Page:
Monday, May 13, 2013

CEOs - Learn the secret to motivating employees!

As a CEO, understanding employee motivation of the new Millennial culture is a key to business success. As a graduate student in the Northwestern Medill IMC program, I have been studying the impact of culture and new ways to work and how it impacts employee productivity and their relationship with your company. I have found two articles which effectively highlight the opportunities culture brings to an organization. 

In the article “ Employees First, Customers Second Culture: Why it Really Works in the MarketVineet Nayar, talks about how employees can be motivated. He talks about the importance of trust, which needs to be built between the employees and the management. I think one of the key ingredients in building trust is giving employees autonomy. Lets take the example of Google, the leader in innovation. Some of its best products like Orkut, Gmail and Google News were a result of the time employees were allowed to spend working on projects that were of interest to them. Autonomy lead them to produce their best work. Realistically speaking all organizations are not at the same life-stage as Google but the key is to make the employees feel like they are in control whether you are a start-up or a Giant like Google. Employees need to work on projects that they are passionate about. This practice would produce the most creative solutions.

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Dan Pink in his article "A Radical Prescription for Sales" talks about the different motivators. He talks about how financial motivators like commissions, bonuses that he refers to as the “if-then” rewards work well only for mundane tasks and not for complex. The “if you do this, you get that“ approach actually hinders creativity. If organizations want their employees to be creative they need to be motivated by more than financial motivators. Google’s employee-centric approach by giving employees all that they need at the workplace from food to gym to salon etc. reflects that they are fostering an environment where employees would want to work. The employee focused approach leads to a more satisfied work force, which is reflected in increased productivity. The lesson for organizations is that they need to focus on meeting the needs of their employees. Yes providing the facilities that Google does might not be realistic for most organizations but small steps can be taken.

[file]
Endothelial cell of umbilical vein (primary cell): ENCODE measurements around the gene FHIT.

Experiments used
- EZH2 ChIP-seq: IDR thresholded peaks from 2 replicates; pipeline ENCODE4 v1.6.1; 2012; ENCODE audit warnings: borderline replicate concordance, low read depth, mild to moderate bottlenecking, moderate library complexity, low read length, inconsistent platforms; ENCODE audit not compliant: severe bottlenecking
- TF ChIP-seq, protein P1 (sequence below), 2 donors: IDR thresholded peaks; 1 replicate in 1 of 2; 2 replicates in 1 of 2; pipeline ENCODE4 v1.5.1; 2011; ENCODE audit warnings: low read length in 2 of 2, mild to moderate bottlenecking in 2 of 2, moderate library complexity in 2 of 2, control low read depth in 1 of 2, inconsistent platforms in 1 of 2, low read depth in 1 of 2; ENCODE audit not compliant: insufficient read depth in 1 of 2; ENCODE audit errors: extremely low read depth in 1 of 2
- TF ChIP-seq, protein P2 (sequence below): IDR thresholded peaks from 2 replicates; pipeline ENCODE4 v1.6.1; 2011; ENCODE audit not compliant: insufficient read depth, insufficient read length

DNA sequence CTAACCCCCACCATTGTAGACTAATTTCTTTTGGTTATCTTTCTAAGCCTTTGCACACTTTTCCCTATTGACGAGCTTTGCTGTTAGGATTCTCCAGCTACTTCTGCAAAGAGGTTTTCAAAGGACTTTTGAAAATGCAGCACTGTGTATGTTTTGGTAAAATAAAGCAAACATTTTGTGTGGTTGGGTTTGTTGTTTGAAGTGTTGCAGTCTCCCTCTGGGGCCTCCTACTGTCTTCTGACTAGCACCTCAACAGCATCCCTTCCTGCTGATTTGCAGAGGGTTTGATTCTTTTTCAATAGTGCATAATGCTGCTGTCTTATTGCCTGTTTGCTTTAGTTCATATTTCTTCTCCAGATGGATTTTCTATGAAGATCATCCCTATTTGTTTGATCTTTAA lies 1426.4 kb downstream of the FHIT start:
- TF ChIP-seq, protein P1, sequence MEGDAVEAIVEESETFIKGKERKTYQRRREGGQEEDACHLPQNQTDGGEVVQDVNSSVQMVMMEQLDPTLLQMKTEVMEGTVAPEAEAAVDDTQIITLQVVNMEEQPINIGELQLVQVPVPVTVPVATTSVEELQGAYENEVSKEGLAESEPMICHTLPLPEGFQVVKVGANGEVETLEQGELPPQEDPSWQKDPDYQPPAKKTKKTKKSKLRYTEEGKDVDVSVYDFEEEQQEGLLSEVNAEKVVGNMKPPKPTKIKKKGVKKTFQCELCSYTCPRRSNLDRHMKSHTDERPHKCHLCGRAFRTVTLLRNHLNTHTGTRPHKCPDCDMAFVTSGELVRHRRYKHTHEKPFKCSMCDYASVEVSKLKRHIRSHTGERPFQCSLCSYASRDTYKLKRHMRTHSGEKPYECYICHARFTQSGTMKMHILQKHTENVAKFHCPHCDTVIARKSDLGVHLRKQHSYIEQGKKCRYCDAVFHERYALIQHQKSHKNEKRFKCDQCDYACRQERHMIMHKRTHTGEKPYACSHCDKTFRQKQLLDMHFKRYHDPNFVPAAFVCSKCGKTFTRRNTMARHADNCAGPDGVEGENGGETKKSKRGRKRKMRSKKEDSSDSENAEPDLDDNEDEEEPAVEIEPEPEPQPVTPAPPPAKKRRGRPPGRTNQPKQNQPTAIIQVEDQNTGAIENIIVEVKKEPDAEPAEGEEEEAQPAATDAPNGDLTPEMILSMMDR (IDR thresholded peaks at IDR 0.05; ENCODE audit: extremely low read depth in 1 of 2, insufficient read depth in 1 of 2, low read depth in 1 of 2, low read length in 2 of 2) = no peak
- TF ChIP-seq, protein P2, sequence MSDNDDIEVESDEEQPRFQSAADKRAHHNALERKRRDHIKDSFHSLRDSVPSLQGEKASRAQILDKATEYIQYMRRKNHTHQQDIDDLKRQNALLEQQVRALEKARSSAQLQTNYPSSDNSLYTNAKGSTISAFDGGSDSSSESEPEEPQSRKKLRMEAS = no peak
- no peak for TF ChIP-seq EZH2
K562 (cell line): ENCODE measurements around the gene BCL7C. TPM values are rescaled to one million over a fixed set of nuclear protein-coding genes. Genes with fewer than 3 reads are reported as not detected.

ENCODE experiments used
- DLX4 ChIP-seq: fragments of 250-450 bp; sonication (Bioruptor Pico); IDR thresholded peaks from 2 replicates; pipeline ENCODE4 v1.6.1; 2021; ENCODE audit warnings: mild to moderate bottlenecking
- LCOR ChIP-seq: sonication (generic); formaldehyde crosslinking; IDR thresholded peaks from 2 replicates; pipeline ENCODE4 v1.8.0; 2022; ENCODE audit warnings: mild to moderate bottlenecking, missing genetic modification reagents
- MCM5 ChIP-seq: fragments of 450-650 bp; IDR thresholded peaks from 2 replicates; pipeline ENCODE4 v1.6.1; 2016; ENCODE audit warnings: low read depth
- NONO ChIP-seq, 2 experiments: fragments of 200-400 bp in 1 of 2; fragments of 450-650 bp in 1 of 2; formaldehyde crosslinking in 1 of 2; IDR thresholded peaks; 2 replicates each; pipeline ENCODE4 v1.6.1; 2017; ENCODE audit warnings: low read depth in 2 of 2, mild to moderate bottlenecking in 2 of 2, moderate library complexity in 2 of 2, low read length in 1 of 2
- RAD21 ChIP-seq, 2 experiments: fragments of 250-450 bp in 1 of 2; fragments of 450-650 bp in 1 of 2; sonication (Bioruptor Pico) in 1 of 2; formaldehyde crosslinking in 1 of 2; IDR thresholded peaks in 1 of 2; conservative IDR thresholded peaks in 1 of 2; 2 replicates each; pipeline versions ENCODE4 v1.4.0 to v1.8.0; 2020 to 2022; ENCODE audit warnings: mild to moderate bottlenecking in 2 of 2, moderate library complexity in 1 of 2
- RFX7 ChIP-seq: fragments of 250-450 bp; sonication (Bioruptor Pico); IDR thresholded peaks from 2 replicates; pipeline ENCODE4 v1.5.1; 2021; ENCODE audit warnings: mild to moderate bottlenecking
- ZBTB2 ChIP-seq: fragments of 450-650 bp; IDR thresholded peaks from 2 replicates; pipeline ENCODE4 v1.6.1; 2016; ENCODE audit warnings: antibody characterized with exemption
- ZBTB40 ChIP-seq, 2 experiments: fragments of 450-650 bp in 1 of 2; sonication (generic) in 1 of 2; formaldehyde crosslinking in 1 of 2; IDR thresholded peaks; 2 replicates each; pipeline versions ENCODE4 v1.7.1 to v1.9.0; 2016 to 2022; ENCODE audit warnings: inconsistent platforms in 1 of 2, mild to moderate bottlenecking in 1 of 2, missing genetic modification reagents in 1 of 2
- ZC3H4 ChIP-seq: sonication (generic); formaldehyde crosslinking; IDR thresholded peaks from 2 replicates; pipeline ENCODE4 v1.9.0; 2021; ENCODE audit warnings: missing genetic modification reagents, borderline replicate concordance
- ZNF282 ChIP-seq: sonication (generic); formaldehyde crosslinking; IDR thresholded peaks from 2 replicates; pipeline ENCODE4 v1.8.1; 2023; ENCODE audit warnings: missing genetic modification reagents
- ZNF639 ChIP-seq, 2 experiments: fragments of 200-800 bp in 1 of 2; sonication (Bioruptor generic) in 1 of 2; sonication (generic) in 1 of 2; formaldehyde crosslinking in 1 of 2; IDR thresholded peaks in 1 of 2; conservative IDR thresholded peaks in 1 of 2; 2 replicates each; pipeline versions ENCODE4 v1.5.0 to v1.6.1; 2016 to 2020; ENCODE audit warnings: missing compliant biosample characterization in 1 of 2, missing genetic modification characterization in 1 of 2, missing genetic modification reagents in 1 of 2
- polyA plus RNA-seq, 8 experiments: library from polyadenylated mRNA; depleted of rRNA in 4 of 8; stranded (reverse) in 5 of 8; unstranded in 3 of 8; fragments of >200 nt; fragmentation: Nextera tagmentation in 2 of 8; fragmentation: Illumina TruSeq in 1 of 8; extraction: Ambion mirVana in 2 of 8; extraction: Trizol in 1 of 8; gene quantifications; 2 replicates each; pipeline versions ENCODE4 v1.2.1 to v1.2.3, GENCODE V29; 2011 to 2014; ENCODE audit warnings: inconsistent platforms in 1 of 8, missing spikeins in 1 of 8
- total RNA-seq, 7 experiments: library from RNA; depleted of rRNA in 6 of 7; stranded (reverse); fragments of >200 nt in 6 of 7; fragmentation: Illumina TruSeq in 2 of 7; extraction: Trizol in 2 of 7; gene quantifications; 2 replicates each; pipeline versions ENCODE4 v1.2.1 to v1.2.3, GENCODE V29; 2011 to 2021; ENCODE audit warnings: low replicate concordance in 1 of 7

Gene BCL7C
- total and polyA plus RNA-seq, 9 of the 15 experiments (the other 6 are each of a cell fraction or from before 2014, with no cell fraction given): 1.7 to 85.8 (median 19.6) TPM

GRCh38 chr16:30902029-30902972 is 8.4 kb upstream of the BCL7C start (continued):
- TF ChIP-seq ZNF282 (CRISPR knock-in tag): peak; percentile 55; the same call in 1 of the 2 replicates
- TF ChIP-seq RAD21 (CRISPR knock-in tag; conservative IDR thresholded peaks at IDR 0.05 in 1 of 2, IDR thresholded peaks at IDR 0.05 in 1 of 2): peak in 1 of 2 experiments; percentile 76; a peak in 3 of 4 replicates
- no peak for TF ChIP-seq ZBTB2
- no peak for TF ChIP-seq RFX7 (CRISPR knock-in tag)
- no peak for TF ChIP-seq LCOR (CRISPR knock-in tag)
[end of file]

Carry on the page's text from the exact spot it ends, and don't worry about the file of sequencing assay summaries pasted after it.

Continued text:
From my review of these two articles and other work on employee motivation at Northwestern, there are three main action items you should consider implementing in your company.

  • Autonomy - give employees an hour a week to work on a project that interests them.
  • Training - have workshops once every month to teach employees a new skill.
  • Work place perks - offer employees perks like free laundry service on friday.
To encourage employees to take a more right-brain approach to work organizations should take these three steps. As CEOs you need to understand what motivates your employees to maximize productivity. Research has shown that financial compensation works when tasks are mundane. In this competitive environment where companies rely highly on their employees ability to think out of the box, they need to be motivated to do so. Understand your employees to better motivate them and get them to perform their best.

Ayesha Aleem is a MS. candidate in Integrated Marketing Communications at Northwestern University with an emphasis on analytics. She has previously worked as a Business and Digital Media Analyst. Follow @ayeshanovski.

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